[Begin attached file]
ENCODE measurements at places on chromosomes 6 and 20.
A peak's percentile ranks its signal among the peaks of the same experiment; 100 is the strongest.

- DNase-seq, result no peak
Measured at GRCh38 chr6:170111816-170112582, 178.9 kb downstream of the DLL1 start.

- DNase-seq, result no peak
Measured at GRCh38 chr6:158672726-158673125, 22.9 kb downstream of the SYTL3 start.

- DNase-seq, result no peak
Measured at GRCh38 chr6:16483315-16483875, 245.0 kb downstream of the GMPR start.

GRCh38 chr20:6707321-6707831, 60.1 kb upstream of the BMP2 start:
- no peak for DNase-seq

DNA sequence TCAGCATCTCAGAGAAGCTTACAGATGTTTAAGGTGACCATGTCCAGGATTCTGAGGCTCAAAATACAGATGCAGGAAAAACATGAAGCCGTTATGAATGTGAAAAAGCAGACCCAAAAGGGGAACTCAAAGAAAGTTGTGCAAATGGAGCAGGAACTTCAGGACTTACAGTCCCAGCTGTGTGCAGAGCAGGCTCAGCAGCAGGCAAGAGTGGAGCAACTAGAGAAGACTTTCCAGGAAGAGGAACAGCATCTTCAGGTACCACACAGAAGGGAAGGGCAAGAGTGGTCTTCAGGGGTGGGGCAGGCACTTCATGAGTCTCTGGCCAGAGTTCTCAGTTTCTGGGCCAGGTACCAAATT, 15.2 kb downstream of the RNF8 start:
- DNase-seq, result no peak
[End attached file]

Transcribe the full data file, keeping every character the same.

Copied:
ENCODE measurements at places on chromosomes 6 and 20.
A peak's percentile ranks its signal among the peaks of the same experiment; 100 is the strongest.

- DNase-seq, result no peak
Measured at GRCh38 chr6:170111816-170112582, 178.9 kb downstream of the DLL1 start.

- DNase-seq, result no peak
Measured at GRCh38 chr6:158672726-158673125, 22.9 kb downstream of the SYTL3 start.

- DNase-seq, result no peak
Measured at GRCh38 chr6:16483315-16483875, 245.0 kb downstream of the GMPR start.

GRCh38 chr20:6707321-6707831, 60.1 kb upstream of the BMP2 start:
- no peak for DNase-seq

DNA sequence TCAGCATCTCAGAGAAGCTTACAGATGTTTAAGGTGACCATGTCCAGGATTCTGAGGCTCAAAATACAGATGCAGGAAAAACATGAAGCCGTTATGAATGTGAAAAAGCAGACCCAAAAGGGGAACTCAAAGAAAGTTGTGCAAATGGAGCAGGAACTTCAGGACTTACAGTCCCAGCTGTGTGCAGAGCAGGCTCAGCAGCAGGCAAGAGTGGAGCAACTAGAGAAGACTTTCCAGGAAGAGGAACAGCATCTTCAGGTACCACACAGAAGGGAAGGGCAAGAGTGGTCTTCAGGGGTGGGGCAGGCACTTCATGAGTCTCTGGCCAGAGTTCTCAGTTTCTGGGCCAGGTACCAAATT, 15.2 kb downstream of the RNF8 start:
- DNase-seq, result no peak